This is not a complete list of all side effects that may occur. If you have questions about side effects, contact your health care provider. Call your doctor for medical advice about side effects. You may report side effects to FDA at 1-800-FDA-1088. You may also report side effects at http://www.fda.gov/medwatch .
If OVERDOSE is suspected:
Contact 1-800-222-1222 (the American Association of Poison Control Centers), your local poison control center, or emergency room immediately.Proper storage of trazodone extended-release tablets:
Store trazodone extended-release tablets at room temperature, between 59 and 86 degrees F (15 and 30 degrees C) in a tight, light-resistant container. Store away from heat, moisture, and light. Do not store in the bathroom. Keep trazodone extended-release tablets out of the reach of children and away from pets.
- If you have any questions about trazodone extended-release tablets, please talk with your doctor, pharmacist, or other health care provider.
- Trazodone extended-release tablets is to be used only by the patient for whom it is prescribed. Do not share it with other people.
- If your symptoms do not improve or if they become worse, check with your doctor.
- Check with your pharmacist about how to dispose of unused medicine.
This information should not be used to decide whether or not to take trazodone extended-release tablets or any other medicine. Only your health care provider has the knowledge and training to decide which medicines are right for you. This information does not endorse any medicine as safe, effective, or approved for treating any patient or health condition. This is only a brief summary of general information about trazodone extended-release tablets. It does NOT include all information about the possible uses, directions, warnings, precautions, interactions, adverse effects, or risks that may apply to trazodone extended-release tablets. This information is not specific medical advice and does not replace information you receive from your health care provider. You must talk with your healthcare provider for complete information about the risks and benefits of using trazodone extended-release tablets.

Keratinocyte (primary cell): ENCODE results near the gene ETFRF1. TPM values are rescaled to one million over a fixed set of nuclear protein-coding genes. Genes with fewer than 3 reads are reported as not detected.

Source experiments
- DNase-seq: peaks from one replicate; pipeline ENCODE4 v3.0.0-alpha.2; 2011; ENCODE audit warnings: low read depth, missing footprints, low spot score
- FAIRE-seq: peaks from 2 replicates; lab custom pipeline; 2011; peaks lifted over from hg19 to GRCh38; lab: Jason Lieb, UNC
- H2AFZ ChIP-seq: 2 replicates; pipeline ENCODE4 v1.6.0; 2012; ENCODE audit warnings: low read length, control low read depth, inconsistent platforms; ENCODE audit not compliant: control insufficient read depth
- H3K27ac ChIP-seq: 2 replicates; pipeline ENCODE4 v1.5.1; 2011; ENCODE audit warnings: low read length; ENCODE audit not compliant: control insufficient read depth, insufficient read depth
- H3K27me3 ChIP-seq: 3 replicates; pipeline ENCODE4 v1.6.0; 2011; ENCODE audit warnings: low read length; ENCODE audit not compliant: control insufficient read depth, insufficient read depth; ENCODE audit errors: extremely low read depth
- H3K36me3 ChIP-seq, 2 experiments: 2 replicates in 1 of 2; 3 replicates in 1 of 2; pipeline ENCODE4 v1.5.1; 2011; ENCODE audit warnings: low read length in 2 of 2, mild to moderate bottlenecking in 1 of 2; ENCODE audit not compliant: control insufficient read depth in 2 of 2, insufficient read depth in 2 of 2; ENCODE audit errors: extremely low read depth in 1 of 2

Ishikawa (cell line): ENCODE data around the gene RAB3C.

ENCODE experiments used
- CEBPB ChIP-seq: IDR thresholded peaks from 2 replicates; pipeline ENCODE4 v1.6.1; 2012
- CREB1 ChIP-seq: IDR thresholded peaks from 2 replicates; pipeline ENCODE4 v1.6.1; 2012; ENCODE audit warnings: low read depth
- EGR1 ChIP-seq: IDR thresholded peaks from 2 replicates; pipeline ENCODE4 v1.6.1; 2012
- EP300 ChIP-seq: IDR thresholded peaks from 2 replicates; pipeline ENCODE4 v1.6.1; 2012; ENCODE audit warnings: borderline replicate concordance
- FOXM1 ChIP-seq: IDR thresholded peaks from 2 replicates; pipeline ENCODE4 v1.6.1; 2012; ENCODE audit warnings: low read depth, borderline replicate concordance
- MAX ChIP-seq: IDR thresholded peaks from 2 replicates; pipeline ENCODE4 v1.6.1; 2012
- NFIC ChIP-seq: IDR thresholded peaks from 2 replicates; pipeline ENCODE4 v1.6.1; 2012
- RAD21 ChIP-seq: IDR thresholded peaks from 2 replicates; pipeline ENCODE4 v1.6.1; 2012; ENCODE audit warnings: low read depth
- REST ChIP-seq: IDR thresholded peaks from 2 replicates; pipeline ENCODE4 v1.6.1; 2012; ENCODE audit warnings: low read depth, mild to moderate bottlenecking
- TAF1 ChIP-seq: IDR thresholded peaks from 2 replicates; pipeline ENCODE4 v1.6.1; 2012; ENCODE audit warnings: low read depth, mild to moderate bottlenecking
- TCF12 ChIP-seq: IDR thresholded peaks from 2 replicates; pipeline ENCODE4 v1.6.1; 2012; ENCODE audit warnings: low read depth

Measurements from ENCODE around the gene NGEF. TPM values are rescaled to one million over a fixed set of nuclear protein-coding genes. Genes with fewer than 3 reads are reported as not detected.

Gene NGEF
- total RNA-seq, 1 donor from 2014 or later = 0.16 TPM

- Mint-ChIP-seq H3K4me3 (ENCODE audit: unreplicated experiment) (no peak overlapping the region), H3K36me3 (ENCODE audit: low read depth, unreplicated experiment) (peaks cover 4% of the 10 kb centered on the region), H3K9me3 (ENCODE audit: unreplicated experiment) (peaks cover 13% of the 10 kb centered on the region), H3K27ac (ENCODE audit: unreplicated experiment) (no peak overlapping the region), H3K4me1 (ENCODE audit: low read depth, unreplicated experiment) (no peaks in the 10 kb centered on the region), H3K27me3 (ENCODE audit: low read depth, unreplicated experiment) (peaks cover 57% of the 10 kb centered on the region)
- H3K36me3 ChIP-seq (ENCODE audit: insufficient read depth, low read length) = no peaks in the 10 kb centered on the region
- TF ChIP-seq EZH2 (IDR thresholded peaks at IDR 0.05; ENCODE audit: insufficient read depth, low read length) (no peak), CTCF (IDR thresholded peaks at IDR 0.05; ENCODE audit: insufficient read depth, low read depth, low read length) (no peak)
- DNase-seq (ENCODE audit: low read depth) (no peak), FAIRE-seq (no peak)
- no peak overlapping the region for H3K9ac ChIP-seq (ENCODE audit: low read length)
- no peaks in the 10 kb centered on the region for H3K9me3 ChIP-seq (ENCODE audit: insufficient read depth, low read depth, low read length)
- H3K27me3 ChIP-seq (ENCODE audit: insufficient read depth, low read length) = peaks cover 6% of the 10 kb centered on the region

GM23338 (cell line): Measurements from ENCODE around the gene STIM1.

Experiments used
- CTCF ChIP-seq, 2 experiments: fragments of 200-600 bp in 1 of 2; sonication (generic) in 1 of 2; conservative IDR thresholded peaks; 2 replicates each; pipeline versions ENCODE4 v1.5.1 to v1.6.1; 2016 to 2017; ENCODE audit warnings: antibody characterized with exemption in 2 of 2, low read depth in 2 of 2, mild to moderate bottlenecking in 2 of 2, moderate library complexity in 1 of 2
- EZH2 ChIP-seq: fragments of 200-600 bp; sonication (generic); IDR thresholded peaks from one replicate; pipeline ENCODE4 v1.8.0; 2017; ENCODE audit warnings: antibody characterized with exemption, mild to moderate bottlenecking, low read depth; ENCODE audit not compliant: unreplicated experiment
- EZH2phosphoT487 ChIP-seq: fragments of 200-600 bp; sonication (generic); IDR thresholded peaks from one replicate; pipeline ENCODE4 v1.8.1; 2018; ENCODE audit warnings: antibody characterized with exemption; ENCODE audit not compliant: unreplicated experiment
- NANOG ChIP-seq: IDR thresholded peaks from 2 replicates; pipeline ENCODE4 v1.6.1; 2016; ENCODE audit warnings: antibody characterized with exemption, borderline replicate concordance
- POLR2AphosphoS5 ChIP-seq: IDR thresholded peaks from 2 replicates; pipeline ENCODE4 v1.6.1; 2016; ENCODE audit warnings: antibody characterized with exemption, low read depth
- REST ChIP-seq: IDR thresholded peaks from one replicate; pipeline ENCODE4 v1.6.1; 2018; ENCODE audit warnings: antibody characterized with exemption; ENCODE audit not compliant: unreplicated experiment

Disclaimer: This information should not be used to decide whether or not to take this medicine or any other medicine. Only your health care provider has the knowledge and training to decide which medicines are right for you. This information does not endorse any medicine as safe, effective, or approved for treating any patient or health condition. This is only a brief summary of general information about this medicine. It does NOT include all information about the possible uses, directions, warnings, precautions, interactions, adverse effects, or risks that may apply to this medicine. This information is not specific medical advice and does not replace information you receive from your health care provider. You must talk with your healthcare provider for complete information about the risks and benefits of using this medicine.